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I am studying overriding member functions in JAVA and thought about experimenting with overriding member variables.

So, I defined classes

public class A{
    public int intVal = 1;
    public void identifyClass()
    {
        System.out.println("I am class A");
    }
}

public class B extends A
{
    public int intVal = 2;
    public void identifyClass()
    {
        System.out.println("I am class B");
    }
}

public class mainClass
{
    public static void main(String [] args)
    {
        A a = new A();
        B b = new B();
        A aRef;
        aRef = a;
        System.out.println(aRef.intVal);
        aRef.identifyClass();
        aRef = b;
        System.out.println(aRef.intVal);
        aRef.identifyClass();
    }
}

The output is:

1
I am class A
1
I am class B

I am not able to understand why when aRef is set to b intVal is still of class A?

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5 Answers 5

Variables are not polymorphic in Java; they do not override one another.

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So, as a variable is not overridden, no run time resolution is done for them, hence in the inheritance chain the variable value of the reference class is used when accessed instead of the object type. I verified it with extending the classes further and using an intermediate reference type. Thanks for the reply. –  user1412858 May 23 '12 at 15:58

When you make a variable of the same name in a subclass, that's called hiding. The resulting subclass will now actually have both properties. You can access the one from the superclass with super.var or ((SuperClass)this).var. The variables don't even have to be of the same type; they are just two variables sharing a name, much like two overloaded methods.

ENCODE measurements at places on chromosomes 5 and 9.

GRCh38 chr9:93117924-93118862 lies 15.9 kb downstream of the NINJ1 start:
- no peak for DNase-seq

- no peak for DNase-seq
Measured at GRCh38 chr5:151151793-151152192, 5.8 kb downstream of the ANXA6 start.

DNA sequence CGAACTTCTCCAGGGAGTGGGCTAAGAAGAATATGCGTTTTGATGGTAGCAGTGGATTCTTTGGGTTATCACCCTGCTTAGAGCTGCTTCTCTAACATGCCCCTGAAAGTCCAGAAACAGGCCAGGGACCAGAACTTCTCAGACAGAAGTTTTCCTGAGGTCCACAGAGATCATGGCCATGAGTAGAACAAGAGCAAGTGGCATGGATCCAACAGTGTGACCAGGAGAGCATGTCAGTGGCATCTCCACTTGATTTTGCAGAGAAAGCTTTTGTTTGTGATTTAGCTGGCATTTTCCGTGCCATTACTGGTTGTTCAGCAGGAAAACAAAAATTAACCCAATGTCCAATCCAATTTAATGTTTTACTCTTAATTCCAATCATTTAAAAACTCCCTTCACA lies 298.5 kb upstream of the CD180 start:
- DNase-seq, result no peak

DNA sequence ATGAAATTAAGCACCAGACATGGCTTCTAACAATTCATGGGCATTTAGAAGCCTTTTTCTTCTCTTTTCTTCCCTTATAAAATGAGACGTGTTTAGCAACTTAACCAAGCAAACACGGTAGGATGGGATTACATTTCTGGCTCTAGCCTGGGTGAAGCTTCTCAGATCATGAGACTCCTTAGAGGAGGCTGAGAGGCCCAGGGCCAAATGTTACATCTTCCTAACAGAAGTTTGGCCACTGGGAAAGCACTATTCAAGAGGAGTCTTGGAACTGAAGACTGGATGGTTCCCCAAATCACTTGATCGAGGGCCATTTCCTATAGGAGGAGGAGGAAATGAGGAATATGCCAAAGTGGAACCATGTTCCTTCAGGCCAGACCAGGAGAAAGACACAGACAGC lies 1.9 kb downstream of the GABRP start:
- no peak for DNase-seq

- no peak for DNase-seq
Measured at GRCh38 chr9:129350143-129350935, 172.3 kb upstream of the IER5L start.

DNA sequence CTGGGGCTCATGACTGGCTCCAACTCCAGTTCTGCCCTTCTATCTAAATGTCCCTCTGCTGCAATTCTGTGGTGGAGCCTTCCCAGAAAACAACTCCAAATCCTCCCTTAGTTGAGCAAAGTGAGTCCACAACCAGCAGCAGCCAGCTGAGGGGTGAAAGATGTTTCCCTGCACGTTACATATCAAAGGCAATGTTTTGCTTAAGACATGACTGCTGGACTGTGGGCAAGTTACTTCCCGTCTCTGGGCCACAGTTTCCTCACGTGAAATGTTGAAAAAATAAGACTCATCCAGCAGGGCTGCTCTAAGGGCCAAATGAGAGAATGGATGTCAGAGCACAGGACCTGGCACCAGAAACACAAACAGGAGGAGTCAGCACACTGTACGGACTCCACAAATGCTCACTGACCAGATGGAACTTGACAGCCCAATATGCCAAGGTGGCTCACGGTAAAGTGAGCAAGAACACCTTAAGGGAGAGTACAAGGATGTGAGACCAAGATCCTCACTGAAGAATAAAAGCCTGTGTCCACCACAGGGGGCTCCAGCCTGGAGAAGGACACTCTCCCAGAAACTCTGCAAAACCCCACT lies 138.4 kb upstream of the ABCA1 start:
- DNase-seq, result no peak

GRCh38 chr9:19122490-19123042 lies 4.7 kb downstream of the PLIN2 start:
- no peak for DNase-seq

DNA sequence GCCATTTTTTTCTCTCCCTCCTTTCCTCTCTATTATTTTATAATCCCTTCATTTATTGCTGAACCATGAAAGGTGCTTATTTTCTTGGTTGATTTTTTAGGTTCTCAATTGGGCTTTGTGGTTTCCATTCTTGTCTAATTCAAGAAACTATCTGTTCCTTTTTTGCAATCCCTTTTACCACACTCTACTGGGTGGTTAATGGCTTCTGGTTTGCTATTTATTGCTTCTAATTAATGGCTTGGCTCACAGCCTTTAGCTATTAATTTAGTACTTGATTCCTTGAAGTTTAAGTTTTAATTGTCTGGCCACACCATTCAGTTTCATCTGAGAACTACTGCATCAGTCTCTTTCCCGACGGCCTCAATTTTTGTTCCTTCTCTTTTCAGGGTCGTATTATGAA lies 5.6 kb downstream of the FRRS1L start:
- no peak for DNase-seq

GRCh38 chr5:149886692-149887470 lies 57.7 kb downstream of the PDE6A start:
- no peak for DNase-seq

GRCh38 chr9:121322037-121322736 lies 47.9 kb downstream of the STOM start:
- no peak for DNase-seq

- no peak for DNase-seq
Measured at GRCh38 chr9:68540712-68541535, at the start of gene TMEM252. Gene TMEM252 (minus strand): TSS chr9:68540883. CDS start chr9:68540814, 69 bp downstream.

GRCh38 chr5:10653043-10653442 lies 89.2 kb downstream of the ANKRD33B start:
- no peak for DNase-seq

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Thanks for the reply. –  user1412858 May 23 '12 at 16:06

Variables are resolved compile-time, methods run-time. The aRef is of type A, therefore aRef.Intvalue is compile-time resolved to 1.

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Thanks for the reply –  user1412858 May 23 '12 at 16:30

As per the Java specifications, instance variables are not inherited from a super class when it is extended.

Hence the variable in the sub class only can be seen as one sharing the same name. Also when the constructor of A is called during the instance creation of B the variable intVal is initialized and hence the output.

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I didn't get the first point. We can always access any non private member variables of a super class in a subclass. –  user1412858 May 23 '12 at 16:34

Well, I hope u got the answer. If not, you can try seeing in the debug mode. the subclass B has access to both the intVal. They are not polymorphic hence they are not overriden.

If you use B's reference you will get B's intVal. If you use A's reference , you will get A's intVal. It's that simple.

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In the debug mode I see that both b and aRef have both the intVal s whereas as per your comment I expected that only object b will have both the values. Is it because the debugger behaves in a different way than the JVM? –  user1412858 May 23 '12 at 16:05
    
I guess there was a misunderstanding. Till the time u didn't assign b to aRef, it had only one intVal. When you assigned b to aRef, now it is pointing to an object of type B hence two intVals. –  dharam May 23 '12 at 16:09
    
Thanks for the reply –  user1412858 May 23 '12 at 16:15

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